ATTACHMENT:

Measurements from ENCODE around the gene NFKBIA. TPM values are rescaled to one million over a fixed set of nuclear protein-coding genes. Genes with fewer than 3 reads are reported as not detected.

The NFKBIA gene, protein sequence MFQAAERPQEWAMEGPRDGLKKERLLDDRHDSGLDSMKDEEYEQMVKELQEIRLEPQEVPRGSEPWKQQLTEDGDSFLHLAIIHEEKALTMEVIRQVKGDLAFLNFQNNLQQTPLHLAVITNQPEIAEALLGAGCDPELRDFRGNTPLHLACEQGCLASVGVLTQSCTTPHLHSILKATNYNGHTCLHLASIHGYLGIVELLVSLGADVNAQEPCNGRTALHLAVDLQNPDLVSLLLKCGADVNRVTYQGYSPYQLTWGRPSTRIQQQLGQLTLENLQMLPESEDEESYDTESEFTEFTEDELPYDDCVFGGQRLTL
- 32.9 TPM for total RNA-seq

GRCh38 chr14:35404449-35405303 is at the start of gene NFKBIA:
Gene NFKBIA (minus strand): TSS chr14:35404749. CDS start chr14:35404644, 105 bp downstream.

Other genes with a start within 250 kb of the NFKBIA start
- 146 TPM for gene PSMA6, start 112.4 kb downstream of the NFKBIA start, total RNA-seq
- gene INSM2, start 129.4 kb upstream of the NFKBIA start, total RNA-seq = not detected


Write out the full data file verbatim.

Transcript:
Measurements from ENCODE around the gene NFKBIA. TPM values are rescaled to one million over a fixed set of nuclear protein-coding genes. Genes with fewer than 3 reads are reported as not detected.

The NFKBIA gene, protein sequence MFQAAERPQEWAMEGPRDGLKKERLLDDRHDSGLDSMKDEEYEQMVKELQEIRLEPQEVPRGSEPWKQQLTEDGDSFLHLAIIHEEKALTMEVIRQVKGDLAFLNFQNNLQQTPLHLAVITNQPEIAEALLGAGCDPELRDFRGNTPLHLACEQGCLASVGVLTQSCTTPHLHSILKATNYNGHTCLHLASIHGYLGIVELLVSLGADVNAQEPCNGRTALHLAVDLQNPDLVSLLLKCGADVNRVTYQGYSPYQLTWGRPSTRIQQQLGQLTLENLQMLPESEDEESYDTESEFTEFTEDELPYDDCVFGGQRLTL
- 32.9 TPM for total RNA-seq

GRCh38 chr14:35404449-35405303 is at the start of gene NFKBIA:
Gene NFKBIA (minus strand): TSS chr14:35404749. CDS start chr14:35404644, 105 bp downstream.

Other genes with a start within 250 kb of the NFKBIA start
- 146 TPM for gene PSMA6, start 112.4 kb downstream of the NFKBIA start, total RNA-seq
- gene INSM2, start 129.4 kb upstream of the NFKBIA start, total RNA-seq = not detected